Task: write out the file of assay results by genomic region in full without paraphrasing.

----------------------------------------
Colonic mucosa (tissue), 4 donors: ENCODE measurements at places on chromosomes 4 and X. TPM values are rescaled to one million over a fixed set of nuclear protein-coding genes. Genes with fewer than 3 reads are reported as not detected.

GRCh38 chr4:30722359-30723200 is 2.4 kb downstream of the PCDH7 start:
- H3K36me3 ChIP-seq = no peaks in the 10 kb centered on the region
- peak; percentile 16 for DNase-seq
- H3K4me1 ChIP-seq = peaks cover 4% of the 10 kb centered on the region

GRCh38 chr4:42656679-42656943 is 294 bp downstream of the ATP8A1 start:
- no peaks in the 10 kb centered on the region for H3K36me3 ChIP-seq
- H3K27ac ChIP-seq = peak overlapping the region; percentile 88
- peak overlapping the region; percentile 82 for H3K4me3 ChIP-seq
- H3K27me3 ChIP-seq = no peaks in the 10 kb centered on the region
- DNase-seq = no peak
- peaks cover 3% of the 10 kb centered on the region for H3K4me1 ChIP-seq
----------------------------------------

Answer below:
Colonic mucosa (tissue), 4 donors: ENCODE measurements at places on chromosomes 4 and X. TPM values are rescaled to one million over a fixed set of nuclear protein-coding genes. Genes with fewer than 3 reads are reported as not detected.

GRCh38 chr4:30722359-30723200 is 2.4 kb downstream of the PCDH7 start:
- H3K36me3 ChIP-seq = no peaks in the 10 kb centered on the region
- peak; percentile 16 for DNase-seq
- H3K4me1 ChIP-seq = peaks cover 4% of the 10 kb centered on the region

GRCh38 chr4:42656679-42656943 is 294 bp downstream of the ATP8A1 start:
- no peaks in the 10 kb centered on the region for H3K36me3 ChIP-seq
- H3K27ac ChIP-seq = peak overlapping the region; percentile 88
- peak overlapping the region; percentile 82 for H3K4me3 ChIP-seq
- H3K27me3 ChIP-seq = no peaks in the 10 kb centered on the region
- DNase-seq = no peak
- peaks cover 3% of the 10 kb centered on the region for H3K4me1 ChIP-seq